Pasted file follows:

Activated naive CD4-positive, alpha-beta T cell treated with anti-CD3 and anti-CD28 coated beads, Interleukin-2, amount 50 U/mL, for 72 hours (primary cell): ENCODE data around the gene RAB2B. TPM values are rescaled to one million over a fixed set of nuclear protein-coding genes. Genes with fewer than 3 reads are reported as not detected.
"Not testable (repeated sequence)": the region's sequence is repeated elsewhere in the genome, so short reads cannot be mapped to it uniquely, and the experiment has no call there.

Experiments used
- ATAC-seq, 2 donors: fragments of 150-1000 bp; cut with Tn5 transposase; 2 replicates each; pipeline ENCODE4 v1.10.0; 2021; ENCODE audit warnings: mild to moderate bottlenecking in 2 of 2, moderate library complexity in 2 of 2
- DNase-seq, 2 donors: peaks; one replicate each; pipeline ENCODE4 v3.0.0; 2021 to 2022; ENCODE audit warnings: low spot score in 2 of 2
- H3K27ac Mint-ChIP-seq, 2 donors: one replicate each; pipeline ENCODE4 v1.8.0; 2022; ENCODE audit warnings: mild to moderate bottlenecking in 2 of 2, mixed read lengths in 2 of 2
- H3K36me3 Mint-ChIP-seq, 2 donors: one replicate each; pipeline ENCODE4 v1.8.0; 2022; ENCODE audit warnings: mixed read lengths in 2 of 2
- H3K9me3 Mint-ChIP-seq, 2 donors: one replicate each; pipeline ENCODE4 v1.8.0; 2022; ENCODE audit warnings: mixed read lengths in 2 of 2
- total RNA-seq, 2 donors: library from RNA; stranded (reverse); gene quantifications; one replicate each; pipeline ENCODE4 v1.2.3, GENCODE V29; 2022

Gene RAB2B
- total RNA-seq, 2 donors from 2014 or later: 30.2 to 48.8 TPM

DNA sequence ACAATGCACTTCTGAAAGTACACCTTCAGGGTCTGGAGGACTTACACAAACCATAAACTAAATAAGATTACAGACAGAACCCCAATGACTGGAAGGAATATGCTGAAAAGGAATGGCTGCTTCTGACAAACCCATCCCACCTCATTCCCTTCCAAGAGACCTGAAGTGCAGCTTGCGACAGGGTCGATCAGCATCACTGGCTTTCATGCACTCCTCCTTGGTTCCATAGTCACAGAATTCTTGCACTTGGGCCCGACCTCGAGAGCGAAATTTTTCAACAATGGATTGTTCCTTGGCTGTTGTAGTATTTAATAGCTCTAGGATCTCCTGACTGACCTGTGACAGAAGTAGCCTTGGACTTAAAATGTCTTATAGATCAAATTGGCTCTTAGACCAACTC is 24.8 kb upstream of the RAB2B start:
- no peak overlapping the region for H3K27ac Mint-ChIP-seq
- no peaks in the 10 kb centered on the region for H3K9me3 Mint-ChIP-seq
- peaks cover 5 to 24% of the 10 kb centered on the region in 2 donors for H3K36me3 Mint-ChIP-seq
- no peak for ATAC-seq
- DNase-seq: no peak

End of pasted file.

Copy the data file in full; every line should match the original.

Activated naive CD4-positive, alpha-beta T cell treated with anti-CD3 and anti-CD28 coated beads, Interleukin-2, amount 50 U/mL, for 72 hours (primary cell): ENCODE data around the gene RAB2B. TPM values are rescaled to one million over a fixed set of nuclear protein-coding genes. Genes with fewer than 3 reads are reported as not detected.
"Not testable (repeated sequence)": the region's sequence is repeated elsewhere in the genome, so short reads cannot be mapped to it uniquely, and the experiment has no call there.

Experiments used
- ATAC-seq, 2 donors: fragments of 150-1000 bp; cut with Tn5 transposase; 2 replicates each; pipeline ENCODE4 v1.10.0; 2021; ENCODE audit warnings: mild to moderate bottlenecking in 2 of 2, moderate library complexity in 2 of 2
- DNase-seq, 2 donors: peaks; one replicate each; pipeline ENCODE4 v3.0.0; 2021 to 2022; ENCODE audit warnings: low spot score in 2 of 2
- H3K27ac Mint-ChIP-seq, 2 donors: one replicate each; pipeline ENCODE4 v1.8.0; 2022; ENCODE audit warnings: mild to moderate bottlenecking in 2 of 2, mixed read lengths in 2 of 2
- H3K36me3 Mint-ChIP-seq, 2 donors: one replicate each; pipeline ENCODE4 v1.8.0; 2022; ENCODE audit warnings: mixed read lengths in 2 of 2
- H3K9me3 Mint-ChIP-seq, 2 donors: one replicate each; pipeline ENCODE4 v1.8.0; 2022; ENCODE audit warnings: mixed read lengths in 2 of 2
- total RNA-seq, 2 donors: library from RNA; stranded (reverse); gene quantifications; one replicate each; pipeline ENCODE4 v1.2.3, GENCODE V29; 2022

Gene RAB2B
- total RNA-seq, 2 donors from 2014 or later: 30.2 to 48.8 TPM

DNA sequence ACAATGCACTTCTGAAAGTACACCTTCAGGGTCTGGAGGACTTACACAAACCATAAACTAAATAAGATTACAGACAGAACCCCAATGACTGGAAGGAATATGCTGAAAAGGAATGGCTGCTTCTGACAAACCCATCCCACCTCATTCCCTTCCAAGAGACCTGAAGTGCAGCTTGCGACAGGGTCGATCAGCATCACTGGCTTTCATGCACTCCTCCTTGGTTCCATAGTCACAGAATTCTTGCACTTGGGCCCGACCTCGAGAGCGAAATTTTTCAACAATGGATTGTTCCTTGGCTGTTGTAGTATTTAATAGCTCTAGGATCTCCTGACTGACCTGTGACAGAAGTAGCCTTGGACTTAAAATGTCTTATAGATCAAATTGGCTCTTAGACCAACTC is 24.8 kb upstream of the RAB2B start:
- no peak overlapping the region for H3K27ac Mint-ChIP-seq
- no peaks in the 10 kb centered on the region for H3K9me3 Mint-ChIP-seq
- peaks cover 5 to 24% of the 10 kb centered on the region in 2 donors for H3K36me3 Mint-ChIP-seq
- no peak for ATAC-seq
- DNase-seq: no peak